Benedictine Monastery

I think that few people haven’t heard about the fame and glory of the Benedictine Monastery. Heritage of the UNESCO since 2002, the Benedictine Monastery, “jewel of the late Sicilian baroque”, is the second largest monastic complex in Europe and, since 1977, hosts the “DiSUM”, the Humanities Department of the University of Catania. So let’s get more inside into the history of this small, so to say, local pearl.

The first stone was placed in 1558, when the Benedictine monks of the covens of Nicolosi, Mount S. Leo and S. M. di Licodia, (located in the surrounding areas of Catania), not standing the cold weather and the raids of thieves, asked to move inside the city walls, considered richer and safer; so they gave birth to what became the Monastery of Saint Nicholas l’Arena or “La Rena”, so-called because of the red volcanic sand, typical of the territory of Catania; the red sand, or “ghiara”, is the result of the fusion of the sediments, (usually of volcanic origins and filled with iron minerals, which constitute the ground lava moves on), and the lava flow itself. In 1669 a lava flow from Etna hit the monastic complex covering the northern area, the gardens and the stables, while another wing of the lava flow destroyed the roof of the adjacent ancient church of Saint Nicholas, which contains a pipe organ and one of the biggest meridian in Europe, praised for its size and accuracy.

However, the Monastery had to face another devastation; in 1693 Catania was shaken by a violent earthquake: this time the Monastery was heavily damaged, and thirty-two monks perished. Therefore, restoration work began and, thanks to the measures of the architects Tommaso Amato, Giambattista Vaccarini and Francesco Battaglia, the original structure was enlarged: the cloister of Ponente, a magnificent porch with a majestic fountain in a late Renaissance style and made in marble of Carrara in the middle of its garden, was added to the cloister of Levante, in a same architecture style and covered with the white stone from Syracuse, and in the middle of which stands a gothic “Caffeaos”. Two gardens were built, the Botanical Garden and the “Giardino dei Novizi”, as well as the refectories and the “Coro di Notte”: the whole complex now includes about ten hectares. The works took several years; in these years monks covered the Monastery of precious marbles, such as the marble of Carrara, and filled the chapels and the libraries of paintings. The main stairways which leads to the Monastery is monumental: a lavishly baroque artwork of the architect Carmelo Battaglia Santangelo: a ramp that diverges in two directions, supported by two orders of columns, let the gaze going to the walls covered with stucco and adorned with a bas-relief which represent the four authors of the Gospel.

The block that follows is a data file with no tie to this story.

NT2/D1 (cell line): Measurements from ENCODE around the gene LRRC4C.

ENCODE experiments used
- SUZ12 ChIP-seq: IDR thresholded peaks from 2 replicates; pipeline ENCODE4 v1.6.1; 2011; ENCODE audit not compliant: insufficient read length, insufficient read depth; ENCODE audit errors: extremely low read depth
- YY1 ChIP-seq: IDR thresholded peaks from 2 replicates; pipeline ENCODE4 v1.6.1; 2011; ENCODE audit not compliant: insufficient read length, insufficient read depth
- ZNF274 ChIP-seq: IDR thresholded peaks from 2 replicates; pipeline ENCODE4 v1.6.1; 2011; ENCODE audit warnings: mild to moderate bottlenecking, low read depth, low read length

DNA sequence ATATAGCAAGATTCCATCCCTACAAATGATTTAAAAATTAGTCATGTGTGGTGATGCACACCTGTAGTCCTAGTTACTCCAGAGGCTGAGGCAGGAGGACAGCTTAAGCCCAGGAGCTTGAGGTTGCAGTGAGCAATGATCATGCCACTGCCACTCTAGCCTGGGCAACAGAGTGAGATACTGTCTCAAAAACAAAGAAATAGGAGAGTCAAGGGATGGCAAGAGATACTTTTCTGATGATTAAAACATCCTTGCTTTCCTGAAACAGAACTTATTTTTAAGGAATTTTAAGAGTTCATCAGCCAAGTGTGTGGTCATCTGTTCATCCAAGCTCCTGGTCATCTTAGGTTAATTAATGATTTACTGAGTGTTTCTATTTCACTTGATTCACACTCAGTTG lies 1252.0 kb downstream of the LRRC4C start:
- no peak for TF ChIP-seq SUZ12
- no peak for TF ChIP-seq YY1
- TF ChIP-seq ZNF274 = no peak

In the 1700s the Monastery became a must-see for travellers, enchanted by it. In the last two centuries, the monastery complex passed into the hands of Cardinal Dusmet, who meanwhile became Archbishop of Catania, and then it became the Civic Museum of Catania. Finally, the Monastery was given to the University of Catania to host the Humanities Department; the former cells of the monks became administrative offices, Professor’s offices and classrooms where the lectures are held. Nowadays, the Monastery is one of the favourite cultural sites for tourists who can enjoy an hour and a half-lasting tour that explores the beauty and the eclectic corners of the building.

Important to remember are the “Biblioteche reunite Civica e A. Ursino Recupero” born from the union of the Civic Library of Catania and the Baron’s Ursino Recupero collection: today it has over than 27.000 volumes distributed in five halls around the Monastery, of which the most famous is the Vaccarini Hall which, with its oval plan, the painted ceiling and the precious books of the XVI-XVII centuries, is one of the few places of the Monastery that has maintained its original aspect.

 

 

 

Article by Luana Indelicato

Translation curated by Giulia Cusumano

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